After running into a complication during their latest S.W.A.T. assignment, Jim Street and Brian Gamble are nearly kicked off of the force, but they are given a chance to get moved to the gun room when Lt. Velaquez sticks up for them. Gamble quits the force, but Street chooses to take his licks in hopes of eventually being given a second chance. With the LAPD under scrutiny and in need of a new S.W.A.T. team, Capt. Fuller brings in Sgt. ‘Hundo’ Harrelson to pull together and train a new squad. Picking what many would believe to be the outcasts of the force, Hondo believes in his team and puts them through the ringer. After a few successful missions, the team is brought on-board with a mission to extract a recently captured international drug lord, but his announcement of a reward for his escape brings criminals out of the woodworks to get the $100 million prize.
Starring: Colin Farrell (Jim Street), Samuel L. Jackson (Sgt. Dan ‘Hondo’ Harrelson), Michelle Rodriguez (Chris Sanchez), LL Cool J (Deacon ‘Deke’ Kay), Josh Charles (TJ McCabe), Jeremy Renner (Brian Gamble), Brian Van Holt (Michael Boxer), Olivier Martinez (Alex Montel), Reg E. Cathey (Lt. Greg Velasquez), Larry Poindexter (Capt. Thomas Fuller)
It is always entertaining to watch Samuel L. Jackson’s on-screen charm. As for Colin Farrell, he certainly appears to have the strong talents of a special agent and this role helped to solidify his action-packed film future. Jeremy Renner also appeared to get his big movie break in this film, as seen through his greater number of appearances in the past few years. He maintains an intensity to become one of the more compelling characters of the film. Michelle Rodriguez appears to play the same role in every one of her films, but when it works…Josh Charles is one of the more compelling characters, as there appears to be something off about him from the beginning but there is also a feeling that he wants to be one of the good guys.
Considered his biggest feature film, Clark Johnson’s movie follows the development of a unique S.W.A.T. team that has to face its own demons before it can truly be considered a team. Gamble’s departure from the force had a small effect on Street, but ultimately did not stop Street from keeping his dreams alive. Though it is clear that Fuller does not fully trust Hondo to take control of the new team, he ultimately leaves their fate up to their training and passing of the simulation, to which they are able to do in record time with only one possible casualty, which also seals a pattern in McCabe’s sense of falling behind. Meanwhile, Montel’s chance capture over a broken taillight seems like a blessing until his announcement causes criminals to create havoc during the transport. Gamble appears once more before the transfer and has seemingly hit bottom along with his new rough friends, but it was clear that he would resurface during the fray. McCabe’s desperation also gets the best of him, as he struggles to reconcile his greed with his care for his former team.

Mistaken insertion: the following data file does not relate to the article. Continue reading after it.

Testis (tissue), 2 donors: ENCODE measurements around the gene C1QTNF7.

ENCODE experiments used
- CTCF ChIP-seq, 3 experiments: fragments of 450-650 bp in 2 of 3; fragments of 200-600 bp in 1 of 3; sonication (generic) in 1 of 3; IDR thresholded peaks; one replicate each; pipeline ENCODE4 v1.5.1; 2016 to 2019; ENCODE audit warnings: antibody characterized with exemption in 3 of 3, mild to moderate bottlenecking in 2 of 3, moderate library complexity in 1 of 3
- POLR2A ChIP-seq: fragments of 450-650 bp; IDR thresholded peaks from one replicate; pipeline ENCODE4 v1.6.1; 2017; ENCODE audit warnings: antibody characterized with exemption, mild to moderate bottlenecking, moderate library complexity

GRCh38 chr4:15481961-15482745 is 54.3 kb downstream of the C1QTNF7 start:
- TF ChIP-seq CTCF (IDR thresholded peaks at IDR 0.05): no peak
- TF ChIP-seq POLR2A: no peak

The depth of the story is okay, but it is the action and the missions that are meant to be the focus of the film. The training sequences were entertaining, particularly before the new team is assembled and Street is posted to challenge McCabe (allowing for a rivalry to develop and McCabe’s slow decline to begin). More than the training, the actual missions are rather complex and full of elements that simulate what may actually happen in the real world. While it is not a perfect representation and there are some glaring elements that were added to increase the drama and spectacle of the scenes, the overall presentation is full of gunfire and explosions to satisfy even the more intense appreciators of the genre. It does not distinguish itself much more for other films but is enjoyable nonetheless.
S.W.A.T. is full of action and a couple entertaining but predictable twists with a cast that fits their roles quite well.
Dan’s Rating: 3.0/5